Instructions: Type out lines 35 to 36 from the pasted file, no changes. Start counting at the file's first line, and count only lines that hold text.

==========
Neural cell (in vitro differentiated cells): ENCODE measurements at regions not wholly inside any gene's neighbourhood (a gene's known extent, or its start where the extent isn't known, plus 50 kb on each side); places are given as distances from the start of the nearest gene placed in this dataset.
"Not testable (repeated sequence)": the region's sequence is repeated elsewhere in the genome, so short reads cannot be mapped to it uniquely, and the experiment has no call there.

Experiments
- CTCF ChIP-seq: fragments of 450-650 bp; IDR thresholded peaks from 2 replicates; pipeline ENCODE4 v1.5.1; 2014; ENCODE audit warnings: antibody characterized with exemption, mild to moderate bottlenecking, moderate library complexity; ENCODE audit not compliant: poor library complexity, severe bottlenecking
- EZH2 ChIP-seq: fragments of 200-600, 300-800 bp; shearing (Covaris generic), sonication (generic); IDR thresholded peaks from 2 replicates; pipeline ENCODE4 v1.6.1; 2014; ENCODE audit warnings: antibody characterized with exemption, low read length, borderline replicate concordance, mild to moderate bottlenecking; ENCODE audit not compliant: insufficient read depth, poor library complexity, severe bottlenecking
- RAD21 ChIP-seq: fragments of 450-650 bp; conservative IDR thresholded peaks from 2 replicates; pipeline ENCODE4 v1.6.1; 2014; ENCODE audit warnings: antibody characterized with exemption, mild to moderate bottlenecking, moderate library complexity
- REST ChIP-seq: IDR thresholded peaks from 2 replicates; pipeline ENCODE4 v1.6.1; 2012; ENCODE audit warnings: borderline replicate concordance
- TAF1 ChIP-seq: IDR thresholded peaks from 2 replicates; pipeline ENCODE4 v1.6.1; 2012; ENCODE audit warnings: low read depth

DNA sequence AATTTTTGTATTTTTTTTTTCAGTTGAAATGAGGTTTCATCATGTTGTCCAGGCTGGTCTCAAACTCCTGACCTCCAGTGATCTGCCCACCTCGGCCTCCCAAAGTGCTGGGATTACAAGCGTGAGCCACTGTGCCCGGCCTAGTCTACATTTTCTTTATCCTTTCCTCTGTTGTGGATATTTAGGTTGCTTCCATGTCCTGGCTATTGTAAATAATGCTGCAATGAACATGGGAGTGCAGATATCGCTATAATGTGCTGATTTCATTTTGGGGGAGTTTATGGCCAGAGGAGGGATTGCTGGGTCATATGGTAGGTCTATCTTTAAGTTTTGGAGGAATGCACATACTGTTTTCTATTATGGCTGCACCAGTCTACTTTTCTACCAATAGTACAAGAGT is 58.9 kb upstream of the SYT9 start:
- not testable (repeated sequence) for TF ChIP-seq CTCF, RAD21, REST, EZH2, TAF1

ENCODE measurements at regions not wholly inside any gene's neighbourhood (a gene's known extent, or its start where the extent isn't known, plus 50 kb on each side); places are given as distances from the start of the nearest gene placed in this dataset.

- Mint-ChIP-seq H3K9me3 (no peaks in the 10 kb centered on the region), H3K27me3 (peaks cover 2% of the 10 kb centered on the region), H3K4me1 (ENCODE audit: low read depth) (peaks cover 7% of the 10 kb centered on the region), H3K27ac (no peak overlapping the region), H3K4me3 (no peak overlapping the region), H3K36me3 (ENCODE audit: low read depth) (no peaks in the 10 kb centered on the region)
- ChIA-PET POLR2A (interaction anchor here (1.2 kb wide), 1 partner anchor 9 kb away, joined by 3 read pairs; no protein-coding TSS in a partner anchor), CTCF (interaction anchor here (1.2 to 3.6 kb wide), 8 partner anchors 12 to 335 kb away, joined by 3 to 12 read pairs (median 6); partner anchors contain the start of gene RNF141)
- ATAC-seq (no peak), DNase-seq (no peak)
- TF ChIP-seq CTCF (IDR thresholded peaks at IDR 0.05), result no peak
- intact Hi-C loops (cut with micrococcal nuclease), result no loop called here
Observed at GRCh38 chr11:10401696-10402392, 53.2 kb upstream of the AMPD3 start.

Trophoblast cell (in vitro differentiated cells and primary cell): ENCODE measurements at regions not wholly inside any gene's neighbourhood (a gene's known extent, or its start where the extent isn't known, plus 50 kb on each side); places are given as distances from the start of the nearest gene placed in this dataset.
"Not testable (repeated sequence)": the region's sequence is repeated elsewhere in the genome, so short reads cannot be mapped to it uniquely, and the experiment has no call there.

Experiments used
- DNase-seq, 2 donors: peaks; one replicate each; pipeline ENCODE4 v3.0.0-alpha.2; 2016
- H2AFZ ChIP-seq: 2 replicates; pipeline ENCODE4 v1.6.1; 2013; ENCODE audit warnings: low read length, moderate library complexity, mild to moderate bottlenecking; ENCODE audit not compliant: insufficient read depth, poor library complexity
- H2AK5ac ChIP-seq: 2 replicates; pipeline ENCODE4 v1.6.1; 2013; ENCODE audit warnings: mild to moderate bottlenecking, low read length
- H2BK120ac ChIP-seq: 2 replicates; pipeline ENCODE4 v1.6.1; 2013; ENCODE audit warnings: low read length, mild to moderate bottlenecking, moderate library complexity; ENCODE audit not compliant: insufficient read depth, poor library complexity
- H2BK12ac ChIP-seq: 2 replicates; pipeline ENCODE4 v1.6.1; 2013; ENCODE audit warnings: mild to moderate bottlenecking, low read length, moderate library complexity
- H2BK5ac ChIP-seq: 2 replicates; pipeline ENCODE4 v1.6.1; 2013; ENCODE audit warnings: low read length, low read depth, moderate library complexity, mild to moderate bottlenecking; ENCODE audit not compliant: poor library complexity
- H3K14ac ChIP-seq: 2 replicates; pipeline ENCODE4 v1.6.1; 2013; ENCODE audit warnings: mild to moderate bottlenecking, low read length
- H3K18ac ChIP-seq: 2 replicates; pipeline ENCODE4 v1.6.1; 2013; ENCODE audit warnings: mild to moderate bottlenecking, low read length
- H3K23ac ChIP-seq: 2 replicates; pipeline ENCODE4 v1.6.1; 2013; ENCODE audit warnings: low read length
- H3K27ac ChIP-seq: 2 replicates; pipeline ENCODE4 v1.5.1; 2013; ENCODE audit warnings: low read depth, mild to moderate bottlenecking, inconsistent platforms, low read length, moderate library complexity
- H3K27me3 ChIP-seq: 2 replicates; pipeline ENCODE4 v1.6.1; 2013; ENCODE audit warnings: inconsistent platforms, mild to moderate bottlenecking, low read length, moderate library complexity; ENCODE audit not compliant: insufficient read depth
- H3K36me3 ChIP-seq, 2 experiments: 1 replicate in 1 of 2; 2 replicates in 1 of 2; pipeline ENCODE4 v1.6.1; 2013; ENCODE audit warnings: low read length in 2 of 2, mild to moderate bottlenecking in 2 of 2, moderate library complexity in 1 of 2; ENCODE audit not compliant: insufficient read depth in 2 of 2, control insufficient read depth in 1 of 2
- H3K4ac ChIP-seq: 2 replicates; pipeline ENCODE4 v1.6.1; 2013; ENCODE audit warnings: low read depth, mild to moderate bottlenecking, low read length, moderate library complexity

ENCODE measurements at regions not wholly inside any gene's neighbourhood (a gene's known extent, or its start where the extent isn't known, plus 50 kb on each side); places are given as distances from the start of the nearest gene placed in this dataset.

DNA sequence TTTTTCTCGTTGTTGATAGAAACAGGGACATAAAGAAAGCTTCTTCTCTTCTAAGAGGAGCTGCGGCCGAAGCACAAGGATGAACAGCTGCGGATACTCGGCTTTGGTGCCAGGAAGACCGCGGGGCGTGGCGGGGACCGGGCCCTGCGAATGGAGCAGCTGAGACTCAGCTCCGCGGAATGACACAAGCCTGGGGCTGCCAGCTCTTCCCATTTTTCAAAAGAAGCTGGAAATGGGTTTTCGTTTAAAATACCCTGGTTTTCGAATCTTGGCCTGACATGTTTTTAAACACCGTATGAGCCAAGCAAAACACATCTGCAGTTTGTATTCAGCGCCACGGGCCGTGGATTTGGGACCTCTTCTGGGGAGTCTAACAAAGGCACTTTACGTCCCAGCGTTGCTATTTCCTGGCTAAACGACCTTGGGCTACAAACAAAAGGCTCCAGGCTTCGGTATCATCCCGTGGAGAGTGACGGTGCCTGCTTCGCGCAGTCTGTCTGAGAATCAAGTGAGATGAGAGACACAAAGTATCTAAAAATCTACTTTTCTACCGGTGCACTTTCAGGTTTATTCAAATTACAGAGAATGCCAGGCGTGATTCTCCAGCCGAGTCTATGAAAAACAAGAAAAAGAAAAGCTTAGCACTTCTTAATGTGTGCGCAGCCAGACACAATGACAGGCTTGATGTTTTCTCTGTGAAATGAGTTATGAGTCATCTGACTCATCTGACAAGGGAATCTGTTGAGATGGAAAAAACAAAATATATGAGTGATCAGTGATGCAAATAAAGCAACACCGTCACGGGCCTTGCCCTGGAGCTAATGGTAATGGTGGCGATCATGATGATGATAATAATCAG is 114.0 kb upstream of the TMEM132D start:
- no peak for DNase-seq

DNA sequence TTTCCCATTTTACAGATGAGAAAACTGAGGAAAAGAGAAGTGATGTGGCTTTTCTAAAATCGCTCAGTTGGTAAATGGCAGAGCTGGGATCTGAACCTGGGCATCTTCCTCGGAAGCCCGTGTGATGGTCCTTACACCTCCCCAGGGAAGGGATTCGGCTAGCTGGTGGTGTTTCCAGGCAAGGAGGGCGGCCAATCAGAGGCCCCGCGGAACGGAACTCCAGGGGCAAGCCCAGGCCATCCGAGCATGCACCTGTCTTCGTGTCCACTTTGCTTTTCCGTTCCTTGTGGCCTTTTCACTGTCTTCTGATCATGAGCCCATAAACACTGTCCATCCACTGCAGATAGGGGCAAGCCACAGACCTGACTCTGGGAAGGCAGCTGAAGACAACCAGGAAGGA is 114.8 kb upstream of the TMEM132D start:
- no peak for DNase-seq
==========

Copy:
DNA sequence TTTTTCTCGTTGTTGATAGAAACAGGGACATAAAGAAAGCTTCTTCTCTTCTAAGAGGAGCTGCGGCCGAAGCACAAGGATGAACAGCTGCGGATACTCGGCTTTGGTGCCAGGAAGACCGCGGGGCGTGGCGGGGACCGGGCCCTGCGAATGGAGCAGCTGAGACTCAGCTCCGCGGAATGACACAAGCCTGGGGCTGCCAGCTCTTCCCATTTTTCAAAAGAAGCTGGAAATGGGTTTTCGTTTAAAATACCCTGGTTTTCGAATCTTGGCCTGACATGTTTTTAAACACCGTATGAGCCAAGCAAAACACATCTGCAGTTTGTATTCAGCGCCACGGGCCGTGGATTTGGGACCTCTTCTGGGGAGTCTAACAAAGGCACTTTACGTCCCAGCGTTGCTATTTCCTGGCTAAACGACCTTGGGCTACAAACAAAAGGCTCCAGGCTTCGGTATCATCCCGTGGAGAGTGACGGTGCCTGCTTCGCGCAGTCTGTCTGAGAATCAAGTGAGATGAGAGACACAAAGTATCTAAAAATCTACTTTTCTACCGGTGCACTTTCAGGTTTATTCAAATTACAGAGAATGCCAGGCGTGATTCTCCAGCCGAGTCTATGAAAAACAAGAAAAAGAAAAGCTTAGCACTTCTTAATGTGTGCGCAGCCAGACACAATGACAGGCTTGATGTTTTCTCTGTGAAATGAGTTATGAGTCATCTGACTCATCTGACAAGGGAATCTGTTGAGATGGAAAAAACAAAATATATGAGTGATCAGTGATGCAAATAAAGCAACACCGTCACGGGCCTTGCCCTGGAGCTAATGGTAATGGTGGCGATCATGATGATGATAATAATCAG is 114.0 kb upstream of the TMEM132D start:
- no peak for DNase-seq